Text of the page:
Transparency & Donations FAQ

Where does my money go?

For Simplicity, we have made this Pie Chart to quickly get an understanding of our expenses. Please note that these numbers will not always be 100% correct(due to variation in fees).

How does Help4Nature save the turtles?

We work together with a talented & experienced non-profit company called SEE Turtles /, to #savetheturtles. Together we save thousands of baby turtles, but all of this would not be possible without you!

SEE Turtles

We are donating to the Billion Baby Turtles Programm

The Billion Baby Turtles supports sea turtle conservation organizations that work to protect sea turtle hatchlings across Latin America. The funds go towards paying local residents to patrol important turtle nesting beaches, protecting turtles that come up to nest, and ensuring that the eggs are protected. Prioritizing nesting beach projects that protect the most endangered turtle species and populations, are newer (less than 5 years old) with less stable sources of funding, and those that more immediate threats like consumption of turtle eggs and meat and hunting.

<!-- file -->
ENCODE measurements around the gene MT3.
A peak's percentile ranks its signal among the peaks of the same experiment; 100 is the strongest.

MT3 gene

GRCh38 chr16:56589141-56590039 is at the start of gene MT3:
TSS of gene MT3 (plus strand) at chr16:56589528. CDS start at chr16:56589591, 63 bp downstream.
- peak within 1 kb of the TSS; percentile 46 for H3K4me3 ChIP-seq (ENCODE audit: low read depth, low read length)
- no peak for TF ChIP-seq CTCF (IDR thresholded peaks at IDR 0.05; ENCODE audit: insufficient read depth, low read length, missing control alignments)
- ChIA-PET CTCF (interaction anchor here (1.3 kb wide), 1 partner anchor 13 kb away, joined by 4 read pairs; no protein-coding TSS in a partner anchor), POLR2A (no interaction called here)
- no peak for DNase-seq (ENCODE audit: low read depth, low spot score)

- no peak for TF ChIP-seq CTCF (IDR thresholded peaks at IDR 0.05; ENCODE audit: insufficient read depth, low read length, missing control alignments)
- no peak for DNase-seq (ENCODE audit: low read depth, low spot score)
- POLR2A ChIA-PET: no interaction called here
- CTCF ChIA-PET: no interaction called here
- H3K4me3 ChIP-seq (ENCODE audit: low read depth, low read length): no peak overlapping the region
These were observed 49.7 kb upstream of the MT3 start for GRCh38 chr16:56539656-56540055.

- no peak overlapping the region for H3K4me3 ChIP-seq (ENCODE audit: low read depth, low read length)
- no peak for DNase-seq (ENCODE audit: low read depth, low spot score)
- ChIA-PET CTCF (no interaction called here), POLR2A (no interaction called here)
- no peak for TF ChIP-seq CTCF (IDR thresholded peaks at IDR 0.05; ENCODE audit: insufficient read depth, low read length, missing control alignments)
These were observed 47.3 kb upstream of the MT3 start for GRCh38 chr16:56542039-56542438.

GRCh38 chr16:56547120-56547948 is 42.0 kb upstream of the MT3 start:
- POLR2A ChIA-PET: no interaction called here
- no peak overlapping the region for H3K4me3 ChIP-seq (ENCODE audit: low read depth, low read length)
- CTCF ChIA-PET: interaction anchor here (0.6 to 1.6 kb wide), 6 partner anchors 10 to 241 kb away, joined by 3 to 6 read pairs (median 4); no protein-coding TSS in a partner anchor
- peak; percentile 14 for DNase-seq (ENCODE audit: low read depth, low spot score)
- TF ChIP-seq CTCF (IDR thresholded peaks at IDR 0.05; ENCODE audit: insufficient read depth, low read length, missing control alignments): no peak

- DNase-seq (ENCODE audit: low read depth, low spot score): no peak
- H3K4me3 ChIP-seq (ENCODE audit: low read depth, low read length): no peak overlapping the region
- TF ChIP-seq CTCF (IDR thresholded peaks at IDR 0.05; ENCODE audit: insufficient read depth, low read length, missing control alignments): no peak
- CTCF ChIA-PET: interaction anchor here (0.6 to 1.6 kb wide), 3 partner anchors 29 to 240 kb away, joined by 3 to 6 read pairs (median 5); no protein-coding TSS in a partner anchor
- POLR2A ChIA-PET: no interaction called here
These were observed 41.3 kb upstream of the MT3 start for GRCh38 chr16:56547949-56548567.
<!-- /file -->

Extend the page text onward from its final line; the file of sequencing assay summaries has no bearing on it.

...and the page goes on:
Check out all Associates HERE

How Much Does SEE Turtles Keep For Administrative Costs?

They send at least 90% of donations to our partner nesting beaches. 10% goes to administrative costs like credit card processing fees and covering staff time.

Is Help4Nature really supporting SEE Turtles?

Yes, we proudly do! Please check SEE Turtles Sponsors HERE & our Pie Chart for more information about finances.

Why is it so important to save the turtles?


Global Status

The world's seven sea turtle species are classified as follows according to the Red List of Threatened Species by the International Union for the Conservation of Nature (IUCN).

Leatherbacks: Vulnerable - Biggest threats are getting caught in fishing gear, consumption of their eggs, and plastic pollution.

Greens: Endangered - Biggest threats are consumption of their meat and eggs and unsustainable coastal development.

Loggerheads: Vulnerable - Biggest threat is bycatch from fishing.

Hawksbills: Critically Endangered - Biggest threat is the turtleshell trade.

Olive Ridleys: Vulnerable - Biggest threats are consumption of their eggs, getting caught in fishing gear, and unsustainable coastal development.

Kemp's Ridleys: Critically Endangered - Biggest threats are oil spills and coastal development.

Flatbacks: Data Deficient - Biggest threats are fishing, coastal development, and their eggs and meat being eaten.

IUCN Definitions:

Critically Endangered: Species is considered to be facing an extremely high risk of extinction in the wild.

Endangered: Species is considered to be facing a very high risk of extinction in the wild.

Vulnerable: Species is considered to be facing a high risk of extinction in the wild.

Data Deficient: Species that cannot be evaluated because of insufficient information.

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